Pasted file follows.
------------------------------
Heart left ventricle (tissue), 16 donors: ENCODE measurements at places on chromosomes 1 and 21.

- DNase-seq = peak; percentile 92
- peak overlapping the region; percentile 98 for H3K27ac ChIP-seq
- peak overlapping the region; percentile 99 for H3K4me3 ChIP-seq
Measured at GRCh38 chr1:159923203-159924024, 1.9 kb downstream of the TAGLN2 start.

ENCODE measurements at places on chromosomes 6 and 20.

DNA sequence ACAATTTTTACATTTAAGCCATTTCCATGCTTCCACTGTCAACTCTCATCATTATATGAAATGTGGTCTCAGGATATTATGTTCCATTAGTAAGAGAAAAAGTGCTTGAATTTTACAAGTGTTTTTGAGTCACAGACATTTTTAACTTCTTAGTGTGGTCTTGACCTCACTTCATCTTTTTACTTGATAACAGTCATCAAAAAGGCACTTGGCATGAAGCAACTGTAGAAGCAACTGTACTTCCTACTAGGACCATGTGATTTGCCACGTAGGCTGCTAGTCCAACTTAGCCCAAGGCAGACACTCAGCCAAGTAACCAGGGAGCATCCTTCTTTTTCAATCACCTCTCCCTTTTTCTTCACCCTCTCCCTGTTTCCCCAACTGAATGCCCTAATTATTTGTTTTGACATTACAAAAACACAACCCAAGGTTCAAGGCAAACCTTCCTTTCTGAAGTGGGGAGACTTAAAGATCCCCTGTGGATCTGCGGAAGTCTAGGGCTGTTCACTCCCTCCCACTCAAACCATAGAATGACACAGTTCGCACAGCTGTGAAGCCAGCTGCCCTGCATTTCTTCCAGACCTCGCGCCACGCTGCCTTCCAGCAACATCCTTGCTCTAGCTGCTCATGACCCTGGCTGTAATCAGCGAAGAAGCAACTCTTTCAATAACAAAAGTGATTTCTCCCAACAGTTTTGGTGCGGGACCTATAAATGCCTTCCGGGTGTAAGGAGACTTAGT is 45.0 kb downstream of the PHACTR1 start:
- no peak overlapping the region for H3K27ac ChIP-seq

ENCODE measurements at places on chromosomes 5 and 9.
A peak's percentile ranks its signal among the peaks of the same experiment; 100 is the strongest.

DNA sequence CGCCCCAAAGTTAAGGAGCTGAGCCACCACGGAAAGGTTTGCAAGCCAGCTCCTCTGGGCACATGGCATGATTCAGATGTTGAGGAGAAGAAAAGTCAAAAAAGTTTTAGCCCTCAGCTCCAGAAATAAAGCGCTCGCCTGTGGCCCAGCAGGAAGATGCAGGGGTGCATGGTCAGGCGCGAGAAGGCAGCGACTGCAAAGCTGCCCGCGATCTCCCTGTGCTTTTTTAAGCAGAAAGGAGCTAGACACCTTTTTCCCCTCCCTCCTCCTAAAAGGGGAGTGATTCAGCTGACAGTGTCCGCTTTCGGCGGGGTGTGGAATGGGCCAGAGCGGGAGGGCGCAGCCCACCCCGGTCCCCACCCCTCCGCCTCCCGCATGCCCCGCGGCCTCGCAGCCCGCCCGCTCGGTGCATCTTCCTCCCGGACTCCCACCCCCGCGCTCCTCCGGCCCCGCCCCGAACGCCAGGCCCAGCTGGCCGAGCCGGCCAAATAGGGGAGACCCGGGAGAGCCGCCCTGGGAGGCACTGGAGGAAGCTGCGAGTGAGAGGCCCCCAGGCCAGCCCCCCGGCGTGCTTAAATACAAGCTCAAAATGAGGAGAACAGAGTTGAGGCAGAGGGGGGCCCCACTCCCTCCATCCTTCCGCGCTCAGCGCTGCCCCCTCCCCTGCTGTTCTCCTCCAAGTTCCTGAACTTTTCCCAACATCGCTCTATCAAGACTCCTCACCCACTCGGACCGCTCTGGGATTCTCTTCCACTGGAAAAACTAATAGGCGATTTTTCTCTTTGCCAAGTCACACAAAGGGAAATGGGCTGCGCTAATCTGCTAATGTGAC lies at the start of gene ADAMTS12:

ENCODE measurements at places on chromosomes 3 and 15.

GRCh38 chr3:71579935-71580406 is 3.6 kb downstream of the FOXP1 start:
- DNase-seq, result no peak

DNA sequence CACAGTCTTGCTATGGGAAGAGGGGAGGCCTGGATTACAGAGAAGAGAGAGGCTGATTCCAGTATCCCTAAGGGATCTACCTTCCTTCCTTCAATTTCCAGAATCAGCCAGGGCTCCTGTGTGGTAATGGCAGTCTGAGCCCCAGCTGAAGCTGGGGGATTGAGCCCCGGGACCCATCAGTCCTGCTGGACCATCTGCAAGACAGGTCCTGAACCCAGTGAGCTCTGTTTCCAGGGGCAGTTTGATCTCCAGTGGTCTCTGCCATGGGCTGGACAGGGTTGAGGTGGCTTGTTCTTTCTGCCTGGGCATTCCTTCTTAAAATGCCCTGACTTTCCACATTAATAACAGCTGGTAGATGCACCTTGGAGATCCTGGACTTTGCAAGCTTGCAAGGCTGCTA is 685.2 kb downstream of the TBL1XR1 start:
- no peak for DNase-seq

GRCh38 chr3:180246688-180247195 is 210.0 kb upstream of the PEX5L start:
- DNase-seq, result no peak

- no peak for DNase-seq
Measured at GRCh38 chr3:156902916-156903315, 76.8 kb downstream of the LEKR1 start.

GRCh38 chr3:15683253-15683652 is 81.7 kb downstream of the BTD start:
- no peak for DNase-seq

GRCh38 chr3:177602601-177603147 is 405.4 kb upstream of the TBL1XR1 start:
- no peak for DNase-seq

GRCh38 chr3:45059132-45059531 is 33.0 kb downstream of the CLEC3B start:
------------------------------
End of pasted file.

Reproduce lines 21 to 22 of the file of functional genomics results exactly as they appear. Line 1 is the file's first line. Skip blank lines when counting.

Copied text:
GRCh38 chr3:15683253-15683652 is 81.7 kb downstream of the BTD start:
- no peak for DNase-seq